N95 medical mask

Unions representing registered nurses and others who work in long-term care are urging the Centers for Disease Control and Prevention to reconsider its May 13 guidance on mask-wearing and social distancing for those who have been fully vaccinated against COVID-19, to protect workers.

Under the new guidelines, fully vaccinated people no longer need to wear masks indoors or stay six feet away from others, except where required by law, according to the CDC. As of May 19, more than 125 million Americans had been fully vaccinated against COVID-19, representing about 37% of the total population, according to the agency’s COVID data tracker. People are considered fully vaccinated when two weeks have passed since their Johnson & Johnson shot or since their second Pfizer or Moderna shot.

National Nurses United, which represents registered nurses, and the United Food and Commercial Workers International Union  which represents RNs, certified nursing assistants, transport and food service workers, dietary assistants, professional and technical staff, maintenance workers and housekeepers, some of whom work in assisted living communities, maintain that there is no scientific reason to loosen virus-related restrictions among those who are inoculated against COVID-19.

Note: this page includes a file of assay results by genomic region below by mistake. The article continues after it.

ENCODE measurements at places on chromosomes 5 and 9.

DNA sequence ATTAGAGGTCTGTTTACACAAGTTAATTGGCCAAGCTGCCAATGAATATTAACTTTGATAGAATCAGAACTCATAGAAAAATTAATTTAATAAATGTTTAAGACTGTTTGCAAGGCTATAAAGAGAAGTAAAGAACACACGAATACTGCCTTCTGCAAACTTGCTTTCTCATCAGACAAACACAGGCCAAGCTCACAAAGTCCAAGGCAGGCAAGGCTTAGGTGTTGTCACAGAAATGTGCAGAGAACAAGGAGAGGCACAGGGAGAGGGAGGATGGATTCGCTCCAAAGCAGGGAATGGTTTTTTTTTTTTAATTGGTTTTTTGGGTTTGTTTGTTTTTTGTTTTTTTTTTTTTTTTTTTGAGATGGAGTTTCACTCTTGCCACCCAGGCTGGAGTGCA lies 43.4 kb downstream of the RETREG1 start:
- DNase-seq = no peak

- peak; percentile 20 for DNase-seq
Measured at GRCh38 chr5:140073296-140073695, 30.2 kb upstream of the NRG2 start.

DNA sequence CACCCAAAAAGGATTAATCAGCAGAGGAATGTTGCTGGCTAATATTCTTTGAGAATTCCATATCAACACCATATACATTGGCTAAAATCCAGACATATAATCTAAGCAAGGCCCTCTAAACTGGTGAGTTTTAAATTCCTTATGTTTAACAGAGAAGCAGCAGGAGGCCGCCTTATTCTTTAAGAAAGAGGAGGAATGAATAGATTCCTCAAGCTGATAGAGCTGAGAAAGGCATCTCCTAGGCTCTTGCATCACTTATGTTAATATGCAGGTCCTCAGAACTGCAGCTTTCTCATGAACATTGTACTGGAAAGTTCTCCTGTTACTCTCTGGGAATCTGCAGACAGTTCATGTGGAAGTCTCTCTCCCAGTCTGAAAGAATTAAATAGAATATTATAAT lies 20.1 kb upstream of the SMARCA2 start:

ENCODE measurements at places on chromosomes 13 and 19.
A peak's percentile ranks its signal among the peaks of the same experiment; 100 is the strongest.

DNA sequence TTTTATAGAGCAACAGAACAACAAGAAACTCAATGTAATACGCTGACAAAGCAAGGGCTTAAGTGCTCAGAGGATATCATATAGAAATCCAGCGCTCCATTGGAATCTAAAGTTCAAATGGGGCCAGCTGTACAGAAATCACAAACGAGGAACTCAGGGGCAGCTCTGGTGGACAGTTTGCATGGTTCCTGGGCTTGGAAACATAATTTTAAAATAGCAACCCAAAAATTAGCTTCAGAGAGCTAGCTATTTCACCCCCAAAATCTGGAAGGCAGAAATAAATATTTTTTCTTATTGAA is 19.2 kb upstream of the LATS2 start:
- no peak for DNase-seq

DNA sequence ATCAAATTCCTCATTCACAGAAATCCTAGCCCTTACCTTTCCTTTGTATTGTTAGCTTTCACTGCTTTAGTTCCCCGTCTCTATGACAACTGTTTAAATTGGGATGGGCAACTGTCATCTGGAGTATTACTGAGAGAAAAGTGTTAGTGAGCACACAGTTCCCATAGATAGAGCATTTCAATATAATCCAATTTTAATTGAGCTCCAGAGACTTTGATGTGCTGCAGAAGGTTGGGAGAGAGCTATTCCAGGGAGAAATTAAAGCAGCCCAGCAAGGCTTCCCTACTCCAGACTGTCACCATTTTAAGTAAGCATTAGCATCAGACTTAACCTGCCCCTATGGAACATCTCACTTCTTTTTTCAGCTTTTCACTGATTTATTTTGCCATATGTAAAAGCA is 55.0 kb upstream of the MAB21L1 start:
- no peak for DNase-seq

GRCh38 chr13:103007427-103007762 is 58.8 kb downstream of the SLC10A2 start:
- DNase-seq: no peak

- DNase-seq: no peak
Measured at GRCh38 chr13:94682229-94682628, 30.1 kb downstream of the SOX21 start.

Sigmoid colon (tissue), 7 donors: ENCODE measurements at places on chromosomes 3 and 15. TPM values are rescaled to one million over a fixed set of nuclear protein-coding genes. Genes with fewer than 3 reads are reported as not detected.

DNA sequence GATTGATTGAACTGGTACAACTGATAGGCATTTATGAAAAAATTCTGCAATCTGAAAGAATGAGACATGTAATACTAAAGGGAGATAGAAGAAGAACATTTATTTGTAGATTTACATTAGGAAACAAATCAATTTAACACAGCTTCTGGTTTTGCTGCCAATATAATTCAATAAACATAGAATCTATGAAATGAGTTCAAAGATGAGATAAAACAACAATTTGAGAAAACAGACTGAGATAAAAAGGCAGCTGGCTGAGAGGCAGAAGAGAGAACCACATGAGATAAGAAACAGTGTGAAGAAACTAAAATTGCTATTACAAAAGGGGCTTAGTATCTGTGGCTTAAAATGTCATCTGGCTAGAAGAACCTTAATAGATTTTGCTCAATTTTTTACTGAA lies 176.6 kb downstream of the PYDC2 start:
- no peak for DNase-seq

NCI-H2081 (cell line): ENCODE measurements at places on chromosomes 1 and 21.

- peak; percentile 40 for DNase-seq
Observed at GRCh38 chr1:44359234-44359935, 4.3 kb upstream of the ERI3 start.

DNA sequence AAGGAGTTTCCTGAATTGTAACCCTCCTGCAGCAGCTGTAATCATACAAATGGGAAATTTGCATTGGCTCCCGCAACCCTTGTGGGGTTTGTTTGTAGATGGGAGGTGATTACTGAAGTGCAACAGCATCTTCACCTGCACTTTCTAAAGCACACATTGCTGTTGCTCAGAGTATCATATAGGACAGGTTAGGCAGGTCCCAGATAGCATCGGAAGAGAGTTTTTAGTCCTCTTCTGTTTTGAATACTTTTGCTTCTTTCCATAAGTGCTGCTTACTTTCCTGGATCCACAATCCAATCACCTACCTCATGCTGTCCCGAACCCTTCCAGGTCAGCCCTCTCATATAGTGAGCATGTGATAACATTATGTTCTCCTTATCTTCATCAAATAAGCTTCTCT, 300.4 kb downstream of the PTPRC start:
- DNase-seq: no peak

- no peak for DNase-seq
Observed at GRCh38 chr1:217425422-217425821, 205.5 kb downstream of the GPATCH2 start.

“Science shows this is exactly the wrong time to be relaxing our multipronged approach to infection control that studies show actually works to control the virus,” NNU President Jean Ross said at a press conference reported on by Law360.

In a statement issued last week, UFCW International President Marc Perrone said: “Vaccinations are helping us take control of this pandemic, but we must not let our guard down. As one of America’s largest unions for essential workers, UFCW is calling on the CDC and our nation’s leaders to clarify how this new policy will be implemented, how essential workers will be protected, and how these workers will protect the communities they serve.”

House Ways and Means Chair Bobby Scott (D-VA) said that workers of color are “raising legitimate questions about what the administration is doing to make workplaces safer for those who have already suffered the greatest harm.”

“Throughout the pandemic, the federal response has treated workers’ health and safety as an inconvenience rather than a top priority. That approach has cost people their lives,” he said in a May 18 press release.